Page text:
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The Science of Heat Transfer: What Is Conduction?
Heat is an interesting form of energy. Not only does it sustain life, make us comfortable and help us prepare our food, but understanding its properties is key to many fields of scientific research. For example, knowing how heat is transferred and the degree to which different materials can exchange thermal energy governs everything from building heaters and understanding seasonal change to sending ships into space.

Heat can only be transferred through three means: conduction, convection and radiation. Of these, conduction is perhaps the most common, and occurs regularly in nature. In short, it is the transfer of heat through physical contact. It occurs when you press your hand onto a window pane, when you place a pot of water on an active element, and when you place an iron in the fire.
This transfer occurs at the molecular level — from one body to another — when heat energy is absorbed by a surface and causes the molecules of that surface to move more quickly. In the process, they bump into their neighbors and transfer the energy to them, a process which continues as long as heat is still being added.

The process of heat conduction depends on four basic factors: the temperature gradient, the cross section of the materials involved, their path length, and the properties of those materials.

A temperature gradient is a physical quantity that describes in which direction and at what rate the temperature changes in a specific location. Temperature always flows from the hottest to coldest source, due to the fact that cold is nothing but the absence of heat energy. This transfer between bodies continues until the temperature difference decays, and a state known as thermal equilibrium occurs.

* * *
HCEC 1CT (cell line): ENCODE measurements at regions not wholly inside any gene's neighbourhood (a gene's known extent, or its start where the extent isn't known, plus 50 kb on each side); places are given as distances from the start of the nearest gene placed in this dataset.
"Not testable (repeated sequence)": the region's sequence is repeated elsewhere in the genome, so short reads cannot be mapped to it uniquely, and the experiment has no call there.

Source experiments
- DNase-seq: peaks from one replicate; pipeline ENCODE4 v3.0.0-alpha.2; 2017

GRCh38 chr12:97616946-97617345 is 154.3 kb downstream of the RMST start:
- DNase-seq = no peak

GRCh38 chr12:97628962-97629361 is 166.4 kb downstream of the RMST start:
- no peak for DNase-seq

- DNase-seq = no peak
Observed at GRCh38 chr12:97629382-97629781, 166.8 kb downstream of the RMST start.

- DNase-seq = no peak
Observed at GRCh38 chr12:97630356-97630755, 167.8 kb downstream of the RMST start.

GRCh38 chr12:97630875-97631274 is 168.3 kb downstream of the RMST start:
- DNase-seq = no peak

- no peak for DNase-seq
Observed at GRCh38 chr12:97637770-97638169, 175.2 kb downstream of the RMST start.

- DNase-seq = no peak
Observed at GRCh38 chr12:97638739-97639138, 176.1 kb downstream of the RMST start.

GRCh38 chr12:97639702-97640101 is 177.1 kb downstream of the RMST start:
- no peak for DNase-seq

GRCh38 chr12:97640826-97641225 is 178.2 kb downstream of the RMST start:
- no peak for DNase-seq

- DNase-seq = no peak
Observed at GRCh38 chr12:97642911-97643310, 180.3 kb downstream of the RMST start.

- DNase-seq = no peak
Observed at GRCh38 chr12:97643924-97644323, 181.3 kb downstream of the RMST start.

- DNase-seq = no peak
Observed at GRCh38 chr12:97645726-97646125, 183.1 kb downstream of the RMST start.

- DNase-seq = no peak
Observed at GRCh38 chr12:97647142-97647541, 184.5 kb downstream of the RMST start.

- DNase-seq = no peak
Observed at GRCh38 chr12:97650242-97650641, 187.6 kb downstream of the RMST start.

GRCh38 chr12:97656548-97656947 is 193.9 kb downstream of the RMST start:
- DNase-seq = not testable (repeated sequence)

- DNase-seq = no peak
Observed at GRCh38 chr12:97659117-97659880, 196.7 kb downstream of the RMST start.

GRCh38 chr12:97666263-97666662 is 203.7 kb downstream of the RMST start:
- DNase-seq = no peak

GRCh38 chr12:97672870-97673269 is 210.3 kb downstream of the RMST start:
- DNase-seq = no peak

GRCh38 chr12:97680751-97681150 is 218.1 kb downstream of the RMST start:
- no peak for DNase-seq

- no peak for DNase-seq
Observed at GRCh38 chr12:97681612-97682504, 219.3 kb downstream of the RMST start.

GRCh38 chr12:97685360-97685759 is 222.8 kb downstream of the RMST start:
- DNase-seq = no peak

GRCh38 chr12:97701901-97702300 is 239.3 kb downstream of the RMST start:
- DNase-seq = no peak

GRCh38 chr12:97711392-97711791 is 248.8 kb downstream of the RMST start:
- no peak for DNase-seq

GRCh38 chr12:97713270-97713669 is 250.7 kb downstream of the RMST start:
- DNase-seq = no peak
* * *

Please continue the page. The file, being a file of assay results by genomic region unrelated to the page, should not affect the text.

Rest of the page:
Cross-section and path length are also important factors. The greater the size of the material involved in the transfer, the more heat is needed to warm it. Also, the more surface area that is exposed to open air, the greater likelihood for heat loss. So shorter objects with a smaller cross-section are the best means of minimizing the loss of heat energy.

Last, but certainly not least, is the physical properties of the materials involved. Basically, when it comes to conducting heat, not all substances are created equal. Metals and stone are considered good conductors since they can speedily transfer heat, whereas materials like wood, paper, air, and cloth are poor conductors of heat.

These conductive properties are rated based on a “coefficient” which is measured relative to silver. In this respect, silver has a coefficient of heat conduction of 100, whereas other materials are ranked lower. These include copper (92), iron (11), water (0.12), and wood (0.03). At the opposite end of the spectrum is a perfect vacuum, which is incapable of conducting heat, and is therefore ranked at zero.

Materials that are poor conductors of heat are called insulators. Air, which has a conduction coefficient of .006, is an exceptional insulator because it is capable of being contained within an enclosed space. This is why artificial insulators make use of air compartments, such as double-pane glass windows which are used for cutting heating bills. Basically, they act as buffers against heat loss.

Feather, fur, and natural fibers are all examples of natural insulators. These are materials that allows birds, mammals and human beings to stay warm. Sea otters, for example, live in ocean waters that are often very cold and their luxuriously thick fur keeps them warm. Other sea mammals like sea lions, whales and penguins rely on thick layers of fat (aka. blubber) – a very poor conductor – to prevent heat loss through their skin.

LV & MV Aerial Bundle Cable (ABC)